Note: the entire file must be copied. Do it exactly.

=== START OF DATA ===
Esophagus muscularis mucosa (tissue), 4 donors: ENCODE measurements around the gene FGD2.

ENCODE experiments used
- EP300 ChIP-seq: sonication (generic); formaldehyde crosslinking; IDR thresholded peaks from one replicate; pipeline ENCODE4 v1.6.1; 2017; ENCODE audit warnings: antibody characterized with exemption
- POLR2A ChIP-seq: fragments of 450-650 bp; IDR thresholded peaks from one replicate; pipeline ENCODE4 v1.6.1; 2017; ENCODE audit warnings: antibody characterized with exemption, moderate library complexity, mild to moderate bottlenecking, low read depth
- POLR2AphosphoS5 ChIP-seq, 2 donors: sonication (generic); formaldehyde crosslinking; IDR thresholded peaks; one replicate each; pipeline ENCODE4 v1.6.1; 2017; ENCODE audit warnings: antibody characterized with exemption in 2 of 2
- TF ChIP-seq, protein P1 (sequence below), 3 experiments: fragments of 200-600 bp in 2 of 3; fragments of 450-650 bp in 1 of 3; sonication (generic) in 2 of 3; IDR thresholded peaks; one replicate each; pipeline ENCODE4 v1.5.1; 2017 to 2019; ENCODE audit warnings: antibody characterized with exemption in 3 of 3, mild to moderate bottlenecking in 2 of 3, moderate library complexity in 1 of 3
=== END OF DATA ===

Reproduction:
Esophagus muscularis mucosa (tissue), 4 donors: ENCODE measurements around the gene FGD2.

ENCODE experiments used
- EP300 ChIP-seq: sonication (generic); formaldehyde crosslinking; IDR thresholded peaks from one replicate; pipeline ENCODE4 v1.6.1; 2017; ENCODE audit warnings: antibody characterized with exemption
- POLR2A ChIP-seq: fragments of 450-650 bp; IDR thresholded peaks from one replicate; pipeline ENCODE4 v1.6.1; 2017; ENCODE audit warnings: antibody characterized with exemption, moderate library complexity, mild to moderate bottlenecking, low read depth
- POLR2AphosphoS5 ChIP-seq, 2 donors: sonication (generic); formaldehyde crosslinking; IDR thresholded peaks; one replicate each; pipeline ENCODE4 v1.6.1; 2017; ENCODE audit warnings: antibody characterized with exemption in 2 of 2
- TF ChIP-seq, protein P1 (sequence below), 3 experiments: fragments of 200-600 bp in 2 of 3; fragments of 450-650 bp in 1 of 3; sonication (generic) in 2 of 3; IDR thresholded peaks; one replicate each; pipeline ENCODE4 v1.5.1; 2017 to 2019; ENCODE audit warnings: antibody characterized with exemption in 3 of 3, mild to moderate bottlenecking in 2 of 3, moderate library complexity in 1 of 3